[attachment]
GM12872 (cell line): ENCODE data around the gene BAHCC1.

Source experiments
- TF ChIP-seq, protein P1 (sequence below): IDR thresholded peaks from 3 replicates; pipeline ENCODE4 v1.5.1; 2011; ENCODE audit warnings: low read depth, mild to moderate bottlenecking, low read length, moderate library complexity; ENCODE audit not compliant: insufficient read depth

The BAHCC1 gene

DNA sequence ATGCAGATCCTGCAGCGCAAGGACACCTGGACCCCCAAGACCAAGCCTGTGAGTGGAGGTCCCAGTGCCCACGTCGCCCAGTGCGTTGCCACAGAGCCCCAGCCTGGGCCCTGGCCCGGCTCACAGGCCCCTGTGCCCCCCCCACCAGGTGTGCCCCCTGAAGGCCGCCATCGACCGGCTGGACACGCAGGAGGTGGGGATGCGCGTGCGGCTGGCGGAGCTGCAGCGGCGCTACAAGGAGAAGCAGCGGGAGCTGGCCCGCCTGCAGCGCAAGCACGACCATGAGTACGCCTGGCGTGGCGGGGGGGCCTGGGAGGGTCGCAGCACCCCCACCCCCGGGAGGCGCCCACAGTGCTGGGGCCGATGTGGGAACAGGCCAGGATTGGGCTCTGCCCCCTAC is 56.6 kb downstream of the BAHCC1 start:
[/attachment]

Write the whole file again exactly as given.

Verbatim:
GM12872 (cell line): ENCODE data around the gene BAHCC1.

Source experiments
- TF ChIP-seq, protein P1 (sequence below): IDR thresholded peaks from 3 replicates; pipeline ENCODE4 v1.5.1; 2011; ENCODE audit warnings: low read depth, mild to moderate bottlenecking, low read length, moderate library complexity; ENCODE audit not compliant: insufficient read depth

The BAHCC1 gene

DNA sequence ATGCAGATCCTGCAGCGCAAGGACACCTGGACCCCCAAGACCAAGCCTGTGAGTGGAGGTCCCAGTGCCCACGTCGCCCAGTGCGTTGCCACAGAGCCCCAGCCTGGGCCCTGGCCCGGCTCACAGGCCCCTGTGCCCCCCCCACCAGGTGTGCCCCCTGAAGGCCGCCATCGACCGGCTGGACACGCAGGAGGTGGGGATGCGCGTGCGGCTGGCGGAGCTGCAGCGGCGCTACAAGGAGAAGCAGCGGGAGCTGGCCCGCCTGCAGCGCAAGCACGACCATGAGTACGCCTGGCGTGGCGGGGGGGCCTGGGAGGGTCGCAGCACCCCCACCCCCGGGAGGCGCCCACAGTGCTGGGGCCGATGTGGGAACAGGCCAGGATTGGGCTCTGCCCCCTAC is 56.6 kb downstream of the BAHCC1 start: